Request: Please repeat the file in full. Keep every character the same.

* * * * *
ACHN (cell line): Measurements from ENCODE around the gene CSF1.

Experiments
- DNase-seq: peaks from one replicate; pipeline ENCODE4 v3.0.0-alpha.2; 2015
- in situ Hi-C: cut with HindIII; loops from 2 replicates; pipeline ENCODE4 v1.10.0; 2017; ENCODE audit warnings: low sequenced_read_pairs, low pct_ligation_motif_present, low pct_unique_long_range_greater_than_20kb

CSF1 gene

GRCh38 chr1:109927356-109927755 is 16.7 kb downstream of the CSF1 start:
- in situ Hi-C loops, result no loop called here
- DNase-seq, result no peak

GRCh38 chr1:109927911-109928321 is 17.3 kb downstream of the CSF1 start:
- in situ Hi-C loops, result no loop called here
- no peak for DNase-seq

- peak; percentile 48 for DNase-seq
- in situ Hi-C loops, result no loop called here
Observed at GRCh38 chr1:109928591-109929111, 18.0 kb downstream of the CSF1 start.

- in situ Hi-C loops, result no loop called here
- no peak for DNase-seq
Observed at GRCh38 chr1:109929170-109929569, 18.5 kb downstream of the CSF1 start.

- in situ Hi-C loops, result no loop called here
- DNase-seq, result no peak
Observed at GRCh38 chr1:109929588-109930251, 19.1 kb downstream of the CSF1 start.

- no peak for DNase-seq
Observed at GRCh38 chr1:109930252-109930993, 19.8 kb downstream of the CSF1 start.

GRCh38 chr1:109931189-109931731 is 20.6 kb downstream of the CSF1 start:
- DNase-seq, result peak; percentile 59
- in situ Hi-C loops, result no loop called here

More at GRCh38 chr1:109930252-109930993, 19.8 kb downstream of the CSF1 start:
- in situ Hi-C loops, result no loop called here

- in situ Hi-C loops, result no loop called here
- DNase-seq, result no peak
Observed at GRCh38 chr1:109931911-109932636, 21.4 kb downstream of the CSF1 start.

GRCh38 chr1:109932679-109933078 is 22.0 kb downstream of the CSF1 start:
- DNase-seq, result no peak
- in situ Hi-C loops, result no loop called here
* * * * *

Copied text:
ACHN (cell line): Measurements from ENCODE around the gene CSF1.

Experiments
- DNase-seq: peaks from one replicate; pipeline ENCODE4 v3.0.0-alpha.2; 2015
- in situ Hi-C: cut with HindIII; loops from 2 replicates; pipeline ENCODE4 v1.10.0; 2017; ENCODE audit warnings: low sequenced_read_pairs, low pct_ligation_motif_present, low pct_unique_long_range_greater_than_20kb

CSF1 gene

GRCh38 chr1:109927356-109927755 is 16.7 kb downstream of the CSF1 start:
- in situ Hi-C loops, result no loop called here
- DNase-seq, result no peak

GRCh38 chr1:109927911-109928321 is 17.3 kb downstream of the CSF1 start:
- in situ Hi-C loops, result no loop called here
- no peak for DNase-seq

- peak; percentile 48 for DNase-seq
- in situ Hi-C loops, result no loop called here
Observed at GRCh38 chr1:109928591-109929111, 18.0 kb downstream of the CSF1 start.

- in situ Hi-C loops, result no loop called here
- no peak for DNase-seq
Observed at GRCh38 chr1:109929170-109929569, 18.5 kb downstream of the CSF1 start.

- in situ Hi-C loops, result no loop called here
- DNase-seq, result no peak
Observed at GRCh38 chr1:109929588-109930251, 19.1 kb downstream of the CSF1 start.

- no peak for DNase-seq
Observed at GRCh38 chr1:109930252-109930993, 19.8 kb downstream of the CSF1 start.

GRCh38 chr1:109931189-109931731 is 20.6 kb downstream of the CSF1 start:
- DNase-seq, result peak; percentile 59
- in situ Hi-C loops, result no loop called here

More at GRCh38 chr1:109930252-109930993, 19.8 kb downstream of the CSF1 start:
- in situ Hi-C loops, result no loop called here

- in situ Hi-C loops, result no loop called here
- DNase-seq, result no peak
Observed at GRCh38 chr1:109931911-109932636, 21.4 kb downstream of the CSF1 start.

GRCh38 chr1:109932679-109933078 is 22.0 kb downstream of the CSF1 start:
- DNase-seq, result no peak
- in situ Hi-C loops, result no loop called here